So Your Tax Return has been Selected for Audit

By Stephen J. Dunn

Your chances of a tax audit are up. The IRS increased the ranks of Revenue Agents by 3% in 2009 and by 7% in 2010.

If the IRS notifies you that you tax return has been selected for audit, don’t panic. The IRS audited 1,581,394 individual income tax returns in 2010—342,762 of them in the field and 1,238,632 of them by correspondence. The same year the IRS audited 29,803 Forms 1120, U.S. Corporate Income Tax Return—28,601 of them in the field and 1,202 of them by correspondence.

You should, however, retain competent counsel—an attorney experienced in representing taxpayers before the IRS. Except in the simplest of matters, you should not attempt to represent yourself before the IRS.

A field audit begins with a Revenue Agent sending the taxpayer a letter specifying the tax return(s) selected for audit, the day and time the audit is to begin, and the records the Revenue Agent would like to examine. Revenue Agents do not make initial contact with taxpayers by phone. IRS employees do not conduct agency business with non-IRS employees by email.

You should contact counsel immediately upon receiving notice that your tax return has been selected for audit. Counsel will determine whether the case involves potential allegations of fraud. If it does, the taxpayer should not submit to an interview by the IRS. Counsel will also consider high-level issues that are likely to arise in the audit.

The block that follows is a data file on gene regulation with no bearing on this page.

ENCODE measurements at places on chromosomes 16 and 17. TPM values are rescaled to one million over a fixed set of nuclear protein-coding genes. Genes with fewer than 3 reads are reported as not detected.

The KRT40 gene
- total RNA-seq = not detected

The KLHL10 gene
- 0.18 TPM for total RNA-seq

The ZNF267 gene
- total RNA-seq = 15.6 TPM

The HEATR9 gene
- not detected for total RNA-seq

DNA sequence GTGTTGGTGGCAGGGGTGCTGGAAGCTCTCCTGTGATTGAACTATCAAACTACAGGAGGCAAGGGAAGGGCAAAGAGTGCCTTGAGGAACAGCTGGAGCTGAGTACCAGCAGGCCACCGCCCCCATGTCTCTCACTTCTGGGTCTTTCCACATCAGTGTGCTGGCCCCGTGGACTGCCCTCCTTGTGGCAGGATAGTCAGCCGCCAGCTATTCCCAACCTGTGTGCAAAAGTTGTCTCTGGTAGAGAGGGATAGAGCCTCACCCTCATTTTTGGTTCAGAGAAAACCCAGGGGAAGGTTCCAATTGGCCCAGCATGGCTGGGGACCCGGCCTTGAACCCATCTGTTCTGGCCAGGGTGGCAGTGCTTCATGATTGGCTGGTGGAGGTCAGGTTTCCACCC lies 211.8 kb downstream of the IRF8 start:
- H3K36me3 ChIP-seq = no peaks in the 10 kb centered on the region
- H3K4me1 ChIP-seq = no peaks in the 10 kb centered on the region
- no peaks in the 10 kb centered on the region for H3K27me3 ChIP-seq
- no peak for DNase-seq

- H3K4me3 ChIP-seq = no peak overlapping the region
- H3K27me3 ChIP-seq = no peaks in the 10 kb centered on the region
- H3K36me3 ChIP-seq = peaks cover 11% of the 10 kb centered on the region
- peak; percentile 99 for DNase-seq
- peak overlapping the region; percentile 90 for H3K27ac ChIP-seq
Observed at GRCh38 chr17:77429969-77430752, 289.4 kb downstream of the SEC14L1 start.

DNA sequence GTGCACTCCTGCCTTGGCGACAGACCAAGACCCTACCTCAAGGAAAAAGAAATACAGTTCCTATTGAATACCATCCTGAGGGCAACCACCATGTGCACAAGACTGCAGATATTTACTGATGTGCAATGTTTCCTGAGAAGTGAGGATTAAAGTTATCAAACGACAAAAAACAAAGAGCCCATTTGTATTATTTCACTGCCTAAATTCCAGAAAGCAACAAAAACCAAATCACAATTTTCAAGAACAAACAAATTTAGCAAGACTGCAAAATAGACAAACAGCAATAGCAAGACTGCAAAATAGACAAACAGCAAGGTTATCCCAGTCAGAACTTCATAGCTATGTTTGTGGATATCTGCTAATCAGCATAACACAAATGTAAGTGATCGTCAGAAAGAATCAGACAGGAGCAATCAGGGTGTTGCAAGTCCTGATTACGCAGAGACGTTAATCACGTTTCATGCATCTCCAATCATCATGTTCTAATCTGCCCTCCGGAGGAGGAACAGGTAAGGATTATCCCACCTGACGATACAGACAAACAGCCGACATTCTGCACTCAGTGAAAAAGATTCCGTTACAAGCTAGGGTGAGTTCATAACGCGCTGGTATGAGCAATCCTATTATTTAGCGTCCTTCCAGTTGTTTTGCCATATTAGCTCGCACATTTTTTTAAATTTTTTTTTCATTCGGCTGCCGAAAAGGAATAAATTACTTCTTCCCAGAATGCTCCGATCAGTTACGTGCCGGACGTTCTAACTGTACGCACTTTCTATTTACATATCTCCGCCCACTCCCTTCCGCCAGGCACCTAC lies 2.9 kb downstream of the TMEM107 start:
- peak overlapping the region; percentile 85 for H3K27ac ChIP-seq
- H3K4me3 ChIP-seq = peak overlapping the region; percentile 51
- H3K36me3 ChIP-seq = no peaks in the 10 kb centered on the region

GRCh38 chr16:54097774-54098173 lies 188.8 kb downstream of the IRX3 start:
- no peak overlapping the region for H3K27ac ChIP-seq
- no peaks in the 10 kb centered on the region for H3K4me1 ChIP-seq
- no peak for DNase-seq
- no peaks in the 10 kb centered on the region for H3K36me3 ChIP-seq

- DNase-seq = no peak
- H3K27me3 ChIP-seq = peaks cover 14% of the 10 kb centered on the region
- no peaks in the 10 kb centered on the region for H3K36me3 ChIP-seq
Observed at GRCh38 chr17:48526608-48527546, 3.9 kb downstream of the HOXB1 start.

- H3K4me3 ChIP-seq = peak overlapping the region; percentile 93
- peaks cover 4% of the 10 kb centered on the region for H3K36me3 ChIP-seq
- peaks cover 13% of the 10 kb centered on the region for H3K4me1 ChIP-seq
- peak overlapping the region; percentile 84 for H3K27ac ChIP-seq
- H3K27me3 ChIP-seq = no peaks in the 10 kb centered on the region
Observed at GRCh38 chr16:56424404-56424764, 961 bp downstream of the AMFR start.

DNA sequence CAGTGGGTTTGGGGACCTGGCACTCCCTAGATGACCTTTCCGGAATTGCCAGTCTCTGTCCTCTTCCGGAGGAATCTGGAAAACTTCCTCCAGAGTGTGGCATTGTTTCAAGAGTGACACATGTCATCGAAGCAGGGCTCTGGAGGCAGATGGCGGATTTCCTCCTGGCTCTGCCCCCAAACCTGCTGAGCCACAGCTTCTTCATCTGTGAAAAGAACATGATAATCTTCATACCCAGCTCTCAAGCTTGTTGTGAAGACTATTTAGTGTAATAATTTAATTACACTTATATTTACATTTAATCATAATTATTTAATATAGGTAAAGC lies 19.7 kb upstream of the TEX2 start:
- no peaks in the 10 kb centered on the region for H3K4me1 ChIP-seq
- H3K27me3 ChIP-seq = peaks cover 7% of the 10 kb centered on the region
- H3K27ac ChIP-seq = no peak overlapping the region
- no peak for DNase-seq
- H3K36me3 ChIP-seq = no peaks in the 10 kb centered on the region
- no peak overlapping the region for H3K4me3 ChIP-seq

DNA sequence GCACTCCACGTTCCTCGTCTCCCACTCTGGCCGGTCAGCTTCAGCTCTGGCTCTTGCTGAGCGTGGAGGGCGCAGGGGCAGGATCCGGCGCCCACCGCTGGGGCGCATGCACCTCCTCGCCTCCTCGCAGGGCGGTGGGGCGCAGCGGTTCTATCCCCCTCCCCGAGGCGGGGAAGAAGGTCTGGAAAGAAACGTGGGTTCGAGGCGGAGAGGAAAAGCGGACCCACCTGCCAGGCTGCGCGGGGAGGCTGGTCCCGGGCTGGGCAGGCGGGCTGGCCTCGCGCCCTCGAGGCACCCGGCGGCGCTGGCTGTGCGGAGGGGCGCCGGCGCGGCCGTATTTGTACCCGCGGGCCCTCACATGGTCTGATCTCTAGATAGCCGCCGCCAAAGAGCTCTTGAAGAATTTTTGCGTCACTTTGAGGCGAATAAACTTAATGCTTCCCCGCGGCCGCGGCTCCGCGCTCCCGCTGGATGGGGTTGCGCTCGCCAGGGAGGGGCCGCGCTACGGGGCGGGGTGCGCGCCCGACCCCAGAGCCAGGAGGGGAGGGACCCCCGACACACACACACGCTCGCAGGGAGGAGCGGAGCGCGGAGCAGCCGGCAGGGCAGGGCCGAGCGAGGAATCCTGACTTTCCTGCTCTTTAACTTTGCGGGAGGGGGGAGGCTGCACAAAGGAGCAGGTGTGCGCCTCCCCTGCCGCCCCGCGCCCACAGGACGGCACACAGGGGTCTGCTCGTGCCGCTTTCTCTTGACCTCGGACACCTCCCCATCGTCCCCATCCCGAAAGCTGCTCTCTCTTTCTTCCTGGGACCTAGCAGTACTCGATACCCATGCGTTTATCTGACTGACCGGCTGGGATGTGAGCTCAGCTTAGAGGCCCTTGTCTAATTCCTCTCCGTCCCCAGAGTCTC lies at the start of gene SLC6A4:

Counsel will fax a Form 2848, Power of Attorney and Declaration of Representative, to the Revenue Agent and follow-up with a phone call. If necessary the start of the audit can be rescheduled.

The taxpayer’s accountant plays an important role in an audit. However, there is no accountant-client privilege in Federal court. If it is important that communications with an accountant be privileged, I will directly retain an accountant not previously used by the taxpayer.

The Revenue Agent will seek to interview the taxpayer at the start of the audit. Taxpayer’s counsel should be present for this interview.

The taxpayer and his employees should treat the Revenue Agent cordially, but avoid substantive discussions with the Revenue Agent. Such discussions should be left to the taxpayer’s authorized representative.

Taxpayers tend to be chatty around IRS agents, thinking they can talk themselves out of real or imagined tax problems. Such conduct often has the opposite effect. Upon discovering evidence of fraud, a Revenue Agent will refer the case to the IRS Criminal Investigation Division (“CID”). CID agents seek to elicit incriminating statements, and build prosecutable fraud cases.

At the end of the audit, the Revenue Agent will meet with the taxpayer to review the proposed adjustments. Taxpayer’s counsel should be present at this meeting. The Revenue Agent will negotiate the proposed adjustments. If agreement cannot be reached, the taxpayer’s counsel can speak with the Revenue Agent’s manager. If the case remains unresolved, the taxpayer can appeal the case to the IRS Appeals Office.

IRS agents should be treated professionally. IRS agents have a lot of power, and they are human. Treating them well is in the taxpayer’s best interests―they are more likely to give the taxpayer a break, and resolve grey areas in the taxpayer’s favor. An IRS Appeals Officer once told me, “You catch more flies with honey than you do vinegar.”

The IRS is entitled to inspect a taxpayer’s records and tour a taxpayer’s business premises. A Revenue Agent’s request for records should, absent privilege, be honored.

A taxpayer should never make a false statement to an IRS agent. If a taxpayer lies to a Revenue Agent, the agent will resolve doubts against the taxpayer, and may refer the case to CID.

If IRS agents appear at your premises unannounced, your case is very serious. This is a technique of IRS CID agents.

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